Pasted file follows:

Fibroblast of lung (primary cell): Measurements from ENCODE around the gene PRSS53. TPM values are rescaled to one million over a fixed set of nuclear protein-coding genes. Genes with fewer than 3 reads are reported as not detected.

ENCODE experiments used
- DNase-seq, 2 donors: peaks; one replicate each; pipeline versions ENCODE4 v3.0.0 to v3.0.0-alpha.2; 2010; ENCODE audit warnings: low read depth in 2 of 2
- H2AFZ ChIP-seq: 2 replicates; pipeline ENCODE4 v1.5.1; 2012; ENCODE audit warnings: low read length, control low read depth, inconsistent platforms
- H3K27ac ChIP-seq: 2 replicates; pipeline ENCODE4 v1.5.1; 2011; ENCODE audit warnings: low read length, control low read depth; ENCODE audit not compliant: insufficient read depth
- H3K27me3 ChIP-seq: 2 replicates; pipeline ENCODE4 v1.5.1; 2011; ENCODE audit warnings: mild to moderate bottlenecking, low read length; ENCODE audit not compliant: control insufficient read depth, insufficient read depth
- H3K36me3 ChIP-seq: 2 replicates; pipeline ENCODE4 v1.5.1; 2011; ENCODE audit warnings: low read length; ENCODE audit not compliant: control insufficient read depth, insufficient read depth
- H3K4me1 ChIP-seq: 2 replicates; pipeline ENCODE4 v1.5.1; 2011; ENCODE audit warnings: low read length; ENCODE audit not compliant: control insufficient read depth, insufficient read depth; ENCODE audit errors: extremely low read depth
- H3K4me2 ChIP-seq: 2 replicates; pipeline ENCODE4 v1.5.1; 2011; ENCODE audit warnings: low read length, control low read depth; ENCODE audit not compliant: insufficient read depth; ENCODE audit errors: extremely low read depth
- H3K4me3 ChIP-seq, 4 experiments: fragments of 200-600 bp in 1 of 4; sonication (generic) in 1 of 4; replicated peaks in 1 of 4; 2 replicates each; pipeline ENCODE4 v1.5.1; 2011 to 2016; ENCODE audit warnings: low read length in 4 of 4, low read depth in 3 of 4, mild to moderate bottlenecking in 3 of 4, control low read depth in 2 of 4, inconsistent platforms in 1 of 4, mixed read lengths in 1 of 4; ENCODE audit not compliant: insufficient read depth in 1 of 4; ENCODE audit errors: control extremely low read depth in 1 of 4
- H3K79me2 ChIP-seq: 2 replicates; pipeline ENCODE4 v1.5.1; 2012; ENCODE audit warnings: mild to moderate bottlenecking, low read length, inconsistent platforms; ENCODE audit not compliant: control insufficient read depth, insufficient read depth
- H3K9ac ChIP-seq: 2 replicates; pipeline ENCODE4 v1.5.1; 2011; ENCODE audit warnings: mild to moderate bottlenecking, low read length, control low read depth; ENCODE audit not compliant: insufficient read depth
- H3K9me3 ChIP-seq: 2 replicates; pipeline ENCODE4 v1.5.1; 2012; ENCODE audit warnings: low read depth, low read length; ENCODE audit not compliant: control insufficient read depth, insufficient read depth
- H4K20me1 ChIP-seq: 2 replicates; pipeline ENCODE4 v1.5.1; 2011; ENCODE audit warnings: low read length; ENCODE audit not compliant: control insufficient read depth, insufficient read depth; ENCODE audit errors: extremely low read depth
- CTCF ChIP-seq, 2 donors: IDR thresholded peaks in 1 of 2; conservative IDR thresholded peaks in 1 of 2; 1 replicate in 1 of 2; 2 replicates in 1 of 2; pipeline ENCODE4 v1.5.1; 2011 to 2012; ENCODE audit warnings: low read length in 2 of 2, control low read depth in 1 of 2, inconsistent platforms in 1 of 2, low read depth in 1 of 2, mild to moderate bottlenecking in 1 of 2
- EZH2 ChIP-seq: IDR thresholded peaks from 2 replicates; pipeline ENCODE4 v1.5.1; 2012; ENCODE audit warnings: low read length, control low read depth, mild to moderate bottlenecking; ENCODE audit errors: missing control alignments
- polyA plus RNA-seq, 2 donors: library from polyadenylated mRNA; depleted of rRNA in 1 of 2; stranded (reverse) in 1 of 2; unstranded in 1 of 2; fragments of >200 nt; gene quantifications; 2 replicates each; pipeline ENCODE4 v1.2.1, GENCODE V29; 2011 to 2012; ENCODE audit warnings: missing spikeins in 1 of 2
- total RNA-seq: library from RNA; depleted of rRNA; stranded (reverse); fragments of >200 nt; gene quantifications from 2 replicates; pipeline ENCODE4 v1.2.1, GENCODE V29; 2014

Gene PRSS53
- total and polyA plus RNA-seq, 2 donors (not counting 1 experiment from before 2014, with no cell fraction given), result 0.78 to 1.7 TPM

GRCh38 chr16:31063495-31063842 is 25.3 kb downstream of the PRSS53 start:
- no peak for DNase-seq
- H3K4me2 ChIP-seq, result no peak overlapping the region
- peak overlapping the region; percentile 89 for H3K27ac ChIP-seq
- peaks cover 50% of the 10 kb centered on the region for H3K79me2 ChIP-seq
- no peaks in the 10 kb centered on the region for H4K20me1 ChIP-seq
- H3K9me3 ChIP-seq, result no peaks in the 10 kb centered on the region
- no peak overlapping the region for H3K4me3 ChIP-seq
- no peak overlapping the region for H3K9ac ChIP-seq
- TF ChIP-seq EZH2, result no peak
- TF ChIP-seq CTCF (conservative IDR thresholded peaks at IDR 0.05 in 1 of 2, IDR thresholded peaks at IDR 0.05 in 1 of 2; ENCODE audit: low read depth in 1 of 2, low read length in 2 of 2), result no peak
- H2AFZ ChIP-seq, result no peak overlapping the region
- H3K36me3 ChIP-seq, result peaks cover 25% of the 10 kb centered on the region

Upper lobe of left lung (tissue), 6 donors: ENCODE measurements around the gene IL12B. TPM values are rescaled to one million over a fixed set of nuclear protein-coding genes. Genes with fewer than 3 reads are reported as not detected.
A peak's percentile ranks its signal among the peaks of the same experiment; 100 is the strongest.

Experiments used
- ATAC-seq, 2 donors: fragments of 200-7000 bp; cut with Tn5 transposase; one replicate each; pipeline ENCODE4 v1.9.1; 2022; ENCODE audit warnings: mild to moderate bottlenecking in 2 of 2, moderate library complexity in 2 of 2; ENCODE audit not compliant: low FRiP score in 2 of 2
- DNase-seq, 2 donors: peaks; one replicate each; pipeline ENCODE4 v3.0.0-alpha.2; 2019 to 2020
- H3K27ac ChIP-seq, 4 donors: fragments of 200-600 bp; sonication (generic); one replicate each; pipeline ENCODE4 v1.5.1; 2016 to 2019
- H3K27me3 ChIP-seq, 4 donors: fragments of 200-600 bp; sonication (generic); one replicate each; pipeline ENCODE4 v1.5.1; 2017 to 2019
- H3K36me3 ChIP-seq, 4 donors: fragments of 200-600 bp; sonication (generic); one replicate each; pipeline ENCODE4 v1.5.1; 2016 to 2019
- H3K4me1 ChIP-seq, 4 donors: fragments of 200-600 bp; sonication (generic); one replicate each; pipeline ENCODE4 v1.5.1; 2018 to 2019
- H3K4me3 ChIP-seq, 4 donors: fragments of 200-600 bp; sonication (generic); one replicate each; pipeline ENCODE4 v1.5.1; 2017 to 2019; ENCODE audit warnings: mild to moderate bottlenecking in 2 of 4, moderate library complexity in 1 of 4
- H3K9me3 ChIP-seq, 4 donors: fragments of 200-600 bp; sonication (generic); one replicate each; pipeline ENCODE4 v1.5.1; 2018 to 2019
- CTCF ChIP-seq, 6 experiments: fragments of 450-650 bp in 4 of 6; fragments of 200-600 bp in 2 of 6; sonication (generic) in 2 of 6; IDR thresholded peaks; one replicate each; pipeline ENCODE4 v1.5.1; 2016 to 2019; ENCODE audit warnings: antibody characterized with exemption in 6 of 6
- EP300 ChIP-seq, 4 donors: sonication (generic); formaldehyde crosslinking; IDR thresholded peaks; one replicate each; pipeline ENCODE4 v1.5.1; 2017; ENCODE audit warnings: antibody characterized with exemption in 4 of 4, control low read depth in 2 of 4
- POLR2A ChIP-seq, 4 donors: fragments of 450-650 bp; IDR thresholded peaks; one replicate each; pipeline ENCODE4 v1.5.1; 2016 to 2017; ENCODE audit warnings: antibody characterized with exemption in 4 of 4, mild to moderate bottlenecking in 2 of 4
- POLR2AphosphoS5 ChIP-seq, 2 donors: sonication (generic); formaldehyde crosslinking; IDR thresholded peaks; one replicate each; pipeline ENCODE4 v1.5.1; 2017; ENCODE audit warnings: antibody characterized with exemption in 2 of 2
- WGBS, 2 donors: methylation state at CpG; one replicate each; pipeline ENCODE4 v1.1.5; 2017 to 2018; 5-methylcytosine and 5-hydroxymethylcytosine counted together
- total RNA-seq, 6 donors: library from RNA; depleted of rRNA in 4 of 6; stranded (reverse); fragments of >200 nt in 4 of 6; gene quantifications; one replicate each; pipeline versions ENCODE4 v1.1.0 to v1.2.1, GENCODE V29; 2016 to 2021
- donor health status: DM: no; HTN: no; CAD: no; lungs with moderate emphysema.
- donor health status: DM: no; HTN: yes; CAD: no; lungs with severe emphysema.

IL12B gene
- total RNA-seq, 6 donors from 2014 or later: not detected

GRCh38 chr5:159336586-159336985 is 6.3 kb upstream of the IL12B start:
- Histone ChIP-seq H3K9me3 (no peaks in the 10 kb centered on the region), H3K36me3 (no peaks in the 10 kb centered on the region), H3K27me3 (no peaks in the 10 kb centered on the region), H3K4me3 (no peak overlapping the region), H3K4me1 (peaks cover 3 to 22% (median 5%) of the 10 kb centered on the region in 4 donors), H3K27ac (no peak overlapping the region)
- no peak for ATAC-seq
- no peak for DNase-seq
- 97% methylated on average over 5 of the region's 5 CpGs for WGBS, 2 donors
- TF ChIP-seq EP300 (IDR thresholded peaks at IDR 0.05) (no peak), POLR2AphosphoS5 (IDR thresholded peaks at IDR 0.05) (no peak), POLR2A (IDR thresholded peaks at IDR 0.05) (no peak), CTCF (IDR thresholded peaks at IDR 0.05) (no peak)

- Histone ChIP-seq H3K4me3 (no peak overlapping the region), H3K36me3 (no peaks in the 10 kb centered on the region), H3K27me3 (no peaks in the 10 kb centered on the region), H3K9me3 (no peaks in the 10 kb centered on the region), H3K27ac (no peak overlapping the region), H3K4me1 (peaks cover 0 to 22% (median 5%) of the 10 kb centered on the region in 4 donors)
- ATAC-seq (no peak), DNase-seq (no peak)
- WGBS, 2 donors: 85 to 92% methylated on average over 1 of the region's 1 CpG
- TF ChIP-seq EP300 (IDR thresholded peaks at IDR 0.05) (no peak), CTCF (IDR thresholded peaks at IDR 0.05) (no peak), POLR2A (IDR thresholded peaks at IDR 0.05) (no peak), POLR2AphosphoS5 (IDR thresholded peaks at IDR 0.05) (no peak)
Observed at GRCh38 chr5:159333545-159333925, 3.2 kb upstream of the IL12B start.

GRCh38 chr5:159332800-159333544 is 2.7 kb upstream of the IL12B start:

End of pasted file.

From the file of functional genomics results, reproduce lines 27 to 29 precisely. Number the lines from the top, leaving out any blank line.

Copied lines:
- H3K9me3 ChIP-seq, result no peaks in the 10 kb centered on the region
- no peak overlapping the region for H3K4me3 ChIP-seq
- no peak overlapping the region for H3K9ac ChIP-seq